You see, I had 270 men, an all-male fighter squadron, thirteen airplanes each worth fifty-five million dollars, and umpteen number of families connected to these men—a huge responsibility on my shoulders. And I knew where I was going. I was taking these men to a combat zone. My brothers sitting here with me were helping to prepare me for leadership.


There are at least four words for love in Greek. PHILEO is friendship love, two standing side by side both absorbed in a great calling. EROS is romantic love, man and woman face to face delighting in each other. A third is STORGEE, humans in a circle, familial love. Peter’s word is AGAPE, which is sacrificial love, supreme allegiance. It is sacrificing even what is dearest to you to meet another’s need. God so AGAPED the world that he gave what was dearest to him—his own Son, that whoever believes in him should have his need for a savior met, not perishing but having eternal life (John 3:16). Jesus said, “Greater AGAPE love has no one than this that he lays down his life (what is dearest to him) for his friend.”

Jim and Bill were best friends who enlisted together to fight in World War I. During the long muddy days of trench warfare in Europe, the battle became a stalemate. Every so often the men would be ordered over the top to move up to the next trench; but in this new era of the machine gun, row upon row would be mowed down. On one occasion, Jim and Bill were ordered over the top to advance to the next trench. Enemy fire broke out and Jim fell mortally wounded. Bill worked his way back in retreat to the previous trench with his commanding officer. But he could hear Jim out on the battlefield crying in pain and wanted to go rescue him.

His commanding officer said, “No, don’t risk your life. Didn’t you see where he was hit? He’s a gonner.” But when the C.O. turned away, Bill went out of the trench into the fire to be with his friend, Jim. A little bit later, he returned alone to the trench in a hail of bullets. The C.O. snapped, “Why did you do that?  I told you he wasn’t going to make it. He’s dead isn’t he?” Bill said, “Yeah, he is.” The C.O. replied, “That was the stupidest thing you could have ever done.” Bill mumbled, “But he was alive when I got there.” “He was—well what did he say to you?” Bill answered, “He said, ‘I knew you’d come…I knew you’d come.’”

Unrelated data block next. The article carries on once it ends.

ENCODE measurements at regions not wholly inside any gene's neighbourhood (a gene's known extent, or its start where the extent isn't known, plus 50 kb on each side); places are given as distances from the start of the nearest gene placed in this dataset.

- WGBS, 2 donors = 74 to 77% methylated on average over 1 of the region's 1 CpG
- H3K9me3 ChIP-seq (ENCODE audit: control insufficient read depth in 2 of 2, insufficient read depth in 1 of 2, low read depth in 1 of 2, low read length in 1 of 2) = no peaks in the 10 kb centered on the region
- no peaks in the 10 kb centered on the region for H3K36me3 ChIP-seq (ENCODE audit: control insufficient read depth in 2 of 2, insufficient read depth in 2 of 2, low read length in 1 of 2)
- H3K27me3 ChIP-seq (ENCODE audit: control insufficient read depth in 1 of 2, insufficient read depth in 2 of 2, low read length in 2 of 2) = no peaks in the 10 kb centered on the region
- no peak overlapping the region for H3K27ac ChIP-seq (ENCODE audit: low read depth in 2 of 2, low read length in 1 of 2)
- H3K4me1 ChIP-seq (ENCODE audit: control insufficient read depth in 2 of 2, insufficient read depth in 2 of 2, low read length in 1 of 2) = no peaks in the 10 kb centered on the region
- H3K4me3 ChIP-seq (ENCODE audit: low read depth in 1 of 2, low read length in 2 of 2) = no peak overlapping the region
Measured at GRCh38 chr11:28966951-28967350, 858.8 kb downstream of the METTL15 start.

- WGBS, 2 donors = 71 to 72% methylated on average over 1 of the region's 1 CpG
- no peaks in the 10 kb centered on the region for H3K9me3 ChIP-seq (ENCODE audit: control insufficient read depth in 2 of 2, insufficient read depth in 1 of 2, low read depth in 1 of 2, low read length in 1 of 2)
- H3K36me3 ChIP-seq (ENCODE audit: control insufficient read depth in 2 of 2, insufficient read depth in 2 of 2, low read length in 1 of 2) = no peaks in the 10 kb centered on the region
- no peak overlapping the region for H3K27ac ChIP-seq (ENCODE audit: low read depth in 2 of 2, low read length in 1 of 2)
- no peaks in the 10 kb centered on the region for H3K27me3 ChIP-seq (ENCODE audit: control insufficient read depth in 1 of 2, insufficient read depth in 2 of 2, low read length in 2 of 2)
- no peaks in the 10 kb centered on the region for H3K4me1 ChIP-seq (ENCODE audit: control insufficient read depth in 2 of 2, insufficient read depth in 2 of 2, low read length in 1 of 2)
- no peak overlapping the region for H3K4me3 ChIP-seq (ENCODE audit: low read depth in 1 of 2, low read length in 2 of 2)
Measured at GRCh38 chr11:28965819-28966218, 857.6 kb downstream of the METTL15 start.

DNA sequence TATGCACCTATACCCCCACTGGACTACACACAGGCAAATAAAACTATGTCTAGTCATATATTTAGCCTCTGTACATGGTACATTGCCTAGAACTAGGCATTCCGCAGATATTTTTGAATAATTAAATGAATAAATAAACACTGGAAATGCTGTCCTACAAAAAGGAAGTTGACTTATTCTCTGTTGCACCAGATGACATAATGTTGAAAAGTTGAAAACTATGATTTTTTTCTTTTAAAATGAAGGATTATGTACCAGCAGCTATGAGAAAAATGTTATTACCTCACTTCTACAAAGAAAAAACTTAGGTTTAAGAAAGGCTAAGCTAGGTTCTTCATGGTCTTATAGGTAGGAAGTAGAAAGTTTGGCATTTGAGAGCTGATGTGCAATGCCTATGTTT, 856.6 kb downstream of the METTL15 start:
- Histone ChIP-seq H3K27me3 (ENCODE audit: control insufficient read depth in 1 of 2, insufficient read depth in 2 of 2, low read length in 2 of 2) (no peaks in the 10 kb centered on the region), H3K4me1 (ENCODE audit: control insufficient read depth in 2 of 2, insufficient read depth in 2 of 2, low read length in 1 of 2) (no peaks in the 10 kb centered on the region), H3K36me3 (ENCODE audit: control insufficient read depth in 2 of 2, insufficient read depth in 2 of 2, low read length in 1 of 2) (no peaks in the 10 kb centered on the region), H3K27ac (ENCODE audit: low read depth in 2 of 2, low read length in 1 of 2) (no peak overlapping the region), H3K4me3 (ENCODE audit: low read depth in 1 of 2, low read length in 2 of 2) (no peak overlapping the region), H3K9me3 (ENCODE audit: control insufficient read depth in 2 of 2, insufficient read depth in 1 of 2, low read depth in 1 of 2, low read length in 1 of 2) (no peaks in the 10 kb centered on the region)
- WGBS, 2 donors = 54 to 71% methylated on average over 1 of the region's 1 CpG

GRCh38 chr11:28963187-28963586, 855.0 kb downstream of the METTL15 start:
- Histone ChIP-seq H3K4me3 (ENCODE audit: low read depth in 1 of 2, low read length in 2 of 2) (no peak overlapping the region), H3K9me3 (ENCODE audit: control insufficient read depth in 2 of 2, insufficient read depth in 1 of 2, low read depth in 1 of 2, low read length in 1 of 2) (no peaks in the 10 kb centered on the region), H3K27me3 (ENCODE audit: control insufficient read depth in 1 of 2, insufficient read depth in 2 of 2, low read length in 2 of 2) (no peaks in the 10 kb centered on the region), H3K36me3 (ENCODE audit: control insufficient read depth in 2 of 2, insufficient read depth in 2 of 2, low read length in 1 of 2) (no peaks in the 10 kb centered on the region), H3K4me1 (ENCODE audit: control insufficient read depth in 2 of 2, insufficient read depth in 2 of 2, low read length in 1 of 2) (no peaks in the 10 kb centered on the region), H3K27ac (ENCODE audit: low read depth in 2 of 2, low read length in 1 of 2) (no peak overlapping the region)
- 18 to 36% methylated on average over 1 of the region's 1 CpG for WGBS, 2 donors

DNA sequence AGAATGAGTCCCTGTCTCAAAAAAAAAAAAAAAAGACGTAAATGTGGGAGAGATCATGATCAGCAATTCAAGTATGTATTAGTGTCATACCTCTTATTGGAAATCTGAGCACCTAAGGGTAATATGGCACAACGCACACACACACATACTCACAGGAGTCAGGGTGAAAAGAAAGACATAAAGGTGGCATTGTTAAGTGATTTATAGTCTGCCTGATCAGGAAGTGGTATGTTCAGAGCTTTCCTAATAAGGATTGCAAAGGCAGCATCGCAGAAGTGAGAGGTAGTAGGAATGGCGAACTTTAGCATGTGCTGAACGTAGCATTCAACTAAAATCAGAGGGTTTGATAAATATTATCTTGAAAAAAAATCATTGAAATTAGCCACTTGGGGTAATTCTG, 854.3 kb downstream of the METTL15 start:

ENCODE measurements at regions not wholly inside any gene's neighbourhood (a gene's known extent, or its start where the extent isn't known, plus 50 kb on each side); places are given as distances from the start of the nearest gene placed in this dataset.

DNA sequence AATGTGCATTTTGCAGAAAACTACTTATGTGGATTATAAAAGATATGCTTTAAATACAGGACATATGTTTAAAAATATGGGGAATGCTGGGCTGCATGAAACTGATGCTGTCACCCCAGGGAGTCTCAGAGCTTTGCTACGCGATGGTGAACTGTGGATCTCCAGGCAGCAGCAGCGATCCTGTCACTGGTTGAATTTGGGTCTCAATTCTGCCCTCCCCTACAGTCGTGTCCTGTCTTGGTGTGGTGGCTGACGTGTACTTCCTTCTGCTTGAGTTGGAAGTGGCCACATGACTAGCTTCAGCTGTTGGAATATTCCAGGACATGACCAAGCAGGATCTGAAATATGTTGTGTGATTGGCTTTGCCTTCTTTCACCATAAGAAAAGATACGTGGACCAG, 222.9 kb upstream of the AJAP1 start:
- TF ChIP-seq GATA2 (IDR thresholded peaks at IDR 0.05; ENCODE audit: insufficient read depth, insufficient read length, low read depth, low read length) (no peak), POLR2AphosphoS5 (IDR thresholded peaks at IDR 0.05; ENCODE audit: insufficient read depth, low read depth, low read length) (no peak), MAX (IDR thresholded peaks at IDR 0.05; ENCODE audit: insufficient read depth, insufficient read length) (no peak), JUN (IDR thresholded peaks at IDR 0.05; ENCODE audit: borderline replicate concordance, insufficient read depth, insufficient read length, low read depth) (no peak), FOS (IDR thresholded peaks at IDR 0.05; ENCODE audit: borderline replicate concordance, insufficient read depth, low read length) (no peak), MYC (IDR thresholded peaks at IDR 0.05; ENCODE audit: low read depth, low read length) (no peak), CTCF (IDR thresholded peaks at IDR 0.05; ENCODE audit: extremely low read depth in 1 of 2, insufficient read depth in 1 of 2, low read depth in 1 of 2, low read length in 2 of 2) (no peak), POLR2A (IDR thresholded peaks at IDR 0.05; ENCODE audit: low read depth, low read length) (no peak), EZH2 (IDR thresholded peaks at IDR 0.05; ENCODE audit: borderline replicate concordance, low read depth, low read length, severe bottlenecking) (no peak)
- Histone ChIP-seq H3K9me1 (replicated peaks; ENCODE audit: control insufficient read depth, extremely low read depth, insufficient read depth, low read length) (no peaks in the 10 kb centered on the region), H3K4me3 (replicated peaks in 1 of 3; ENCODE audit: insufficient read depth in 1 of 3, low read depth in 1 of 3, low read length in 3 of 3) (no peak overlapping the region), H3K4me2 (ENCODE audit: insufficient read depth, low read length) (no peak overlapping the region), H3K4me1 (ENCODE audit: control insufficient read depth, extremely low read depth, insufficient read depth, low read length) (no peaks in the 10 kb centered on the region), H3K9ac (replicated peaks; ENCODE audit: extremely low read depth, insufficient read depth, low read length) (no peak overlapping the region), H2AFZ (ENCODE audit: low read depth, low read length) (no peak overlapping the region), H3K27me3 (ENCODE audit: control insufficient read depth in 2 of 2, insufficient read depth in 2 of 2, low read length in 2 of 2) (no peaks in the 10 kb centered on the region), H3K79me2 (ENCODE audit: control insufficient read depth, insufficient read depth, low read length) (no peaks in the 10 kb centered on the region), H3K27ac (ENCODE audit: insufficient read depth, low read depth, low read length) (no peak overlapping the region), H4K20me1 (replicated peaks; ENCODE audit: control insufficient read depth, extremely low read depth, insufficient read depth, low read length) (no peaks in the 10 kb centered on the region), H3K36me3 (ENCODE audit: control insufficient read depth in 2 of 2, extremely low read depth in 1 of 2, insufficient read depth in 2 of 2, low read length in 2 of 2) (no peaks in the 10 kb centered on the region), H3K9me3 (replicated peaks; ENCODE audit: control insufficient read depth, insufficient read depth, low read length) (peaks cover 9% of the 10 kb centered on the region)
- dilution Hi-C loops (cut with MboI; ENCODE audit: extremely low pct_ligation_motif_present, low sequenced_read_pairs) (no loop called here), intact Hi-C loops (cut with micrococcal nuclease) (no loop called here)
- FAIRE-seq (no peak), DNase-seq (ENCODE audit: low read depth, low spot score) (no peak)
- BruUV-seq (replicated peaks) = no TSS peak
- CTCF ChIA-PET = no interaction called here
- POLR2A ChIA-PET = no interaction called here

This virtue is both unwavering allegiance, supreme devotion to our Commander in Chief, and a willingness to die to myself for those around me in need. One of the most striking examples of this kind of love in the Body of Christ that I know of is the example of some of the Christian men who surrounded Chuck Colson, when he came to faith in Christ. While serving his prison sentence, Colson found out that his son named Christian had been arrested for narcotics possession. In Colson’s words,

“I picked up the phone in the prison and heard the words of my attorney, ‘Your son, Christian, has been arrested for narcotics possession. He’s in jail, but we’ll have him out on bail in a few hours.’ I couldn’t reply; my stomach went again, like someone had kicked me in the middle. I thought I had been through all the tribulations one person could take. My son in prison seemed the worst blow of all.”

“The brothers at Fellowship house rallied to my aid. On Tuesday, January 28, Al Quie called. ‘Chuck, I’ve been thinking about what else we can do to help you. All of us today signed a letter to the President appealing for mercy, but is there anything else?’ The voice on the other end didn’t sound like Al; the words came slowly and seemed laden with sadness. ‘Al, you guys are doing everything possible,’ I told him, ‘and I love you for it.  I just don’t know what else you can do.’

‘There’s got to be something else, Chuck. I have been thinking.’ There was a long pause. ‘There’s an old statute someone told me about. I’m going to ask the President if I can serve the rest of your term for you.’”

Stunned, I could only stammer a protest. Al Quie, with twenty years in Congress, was the sixth ranking Republican in the House….That very day, Doug Coe sent me a handwritten note. ‘All the brothers would volunteer to serve my sentence,’ he explained. As it turned out, they never had to. Yet, their willingness to sacrifice their own freedom for their brother is a striking picture of the greatest virtue of all—love.

For Further Prayerful Thought:

  1. Why does becoming like Jesus hurt?
  2. Character is not having the right attitude once in a while but consistently enough so that such an attitude is characteristic of you. How is this truth related to the quality of steadfastness?
  3. How would you answer a Christ-follower who said, “When I was a younger Christian I needed to be connected in the Body of Christ because I was so screwed up, but now that I am stronger, I’m handling things on my own okay?”
  4. As you look back upon the 3-step process for accessing divine power to build the golden chain of virtues that rest upon one another, where would you say is the biggest breakdown in your life?